|GENERAL BIOLOGY I, Autumn 2003||Janet Stein Carter, Asst. Prof. of Biology|
|course #34BIOL104-001, TH 11:00 - 12:15||Office: room EDU-215-Q; phone 732-5313|
|Office Hours MW 12:00-1:30, TH 12:30-1:30, or by appt. (some Thurs meetings start at 12:45)|
|(If I’m not in my office, then check the Lab area)||e-mail: Janet.Carter@uc.edu|
3 undergraduate credits. This non-science majors’ course explores biological processes, concepts, and theories, utilizing examples from everyday life. The historical basis for our knowledge, use of the scientific method, biological terms and their derivation, ethical and/or social responsibility issues, and communicating in ways appropriate to the biological sciences are related to topics under discussion. Topics include the biochemicals, cells, and life processes in living organisms as well as DNA, mitosis, and meiosis.
Aims of the 104-105-106 Sequence:
General Biology 104 is the first quarter in a three-quarter sequence of classes. At the completion of this sequence of courses, you should have demonstrated the knowledge and skills that are associated with a biologically literate citizen. You should understand and appreciate the relationship between biological knowledge and your ability to survive in the modern world, to raise healthy children, to contribute to societal/governmental decisions now and in the future, and to experience greater enjoyment from leisure time activities.
Course Objectives for General Biology 104:
This course will explore biological processes, concepts, and theories, utilizing examples from everyday life. The objectives will be:
Methods of Reaching These Objectives:
Grades will be determined based on the total points from your three test scores (100 pt. each), newsnotes (5 pt. each), electronic newsnote comments (3 or 5 pt. each — max. of 50 pt., see separate page), group paper (or Spring Quarter EcoPoster) (50 pt.), and final exam (200 pt.) plus any points from free-writes and/or other smaller assignments. Ten percent per class period will be deducted for any work, INCLUDING TESTS, which is turned in late, and no late newsnotes will be accepted for a grade. A histogram (curve) of total scores will be constructed and analyzed using statistical methods. In general, the class mean will serve as the dividing line between “B” and “C” scores, and only those students whose scores are above the mean plus one standard deviation unit, thereby demonstrating superior mastery of the material covered, will receive an “A”. An “F” will be given when an individual repeatedly scores at the bottom of the class and shows blatant disregard for good study habits and class attendance. Any student who stops attending class and does not go through the official withdrawal process will be given the grade of “UW” — unofficial withdrawal — the equivalent of an “F”. Grades will be awarded based on a straight A-B-C-D-F grading scale.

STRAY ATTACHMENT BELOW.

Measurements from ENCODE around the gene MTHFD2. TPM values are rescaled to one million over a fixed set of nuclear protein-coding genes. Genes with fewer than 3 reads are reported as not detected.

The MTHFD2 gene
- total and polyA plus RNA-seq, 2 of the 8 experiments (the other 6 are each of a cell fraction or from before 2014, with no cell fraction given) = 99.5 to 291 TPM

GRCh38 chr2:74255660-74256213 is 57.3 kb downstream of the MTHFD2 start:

I realize that there are some medical conditions which, legitimately, can preclude a student from having an equal chance to learn in this course. A very obvious example would be a student who had trouble hearing me speak, thus was at a great disadvantage because (s)he would miss what I was saying in lecture. However, other, more subtle, conditions such as ADD and dyslexia can also adversely affect an equally-intelligent student’s opportunity to obtain information and/or communicate to me that (s)he has learned the needed material. It is not “unfair” to anyone to make arrangements to compensate for such medical conditions, but rather, this can help insure that such people have an equal chance at doing well in this course. Obviously, however, such students would still have to demonstrate that, given reasonable accommodations, they are capable of mastering the required material. Thus, students who need some type of accommodations in order to “level the playing field” and put them on a par with the rest of the class should speak with me now, not after grades have suffered.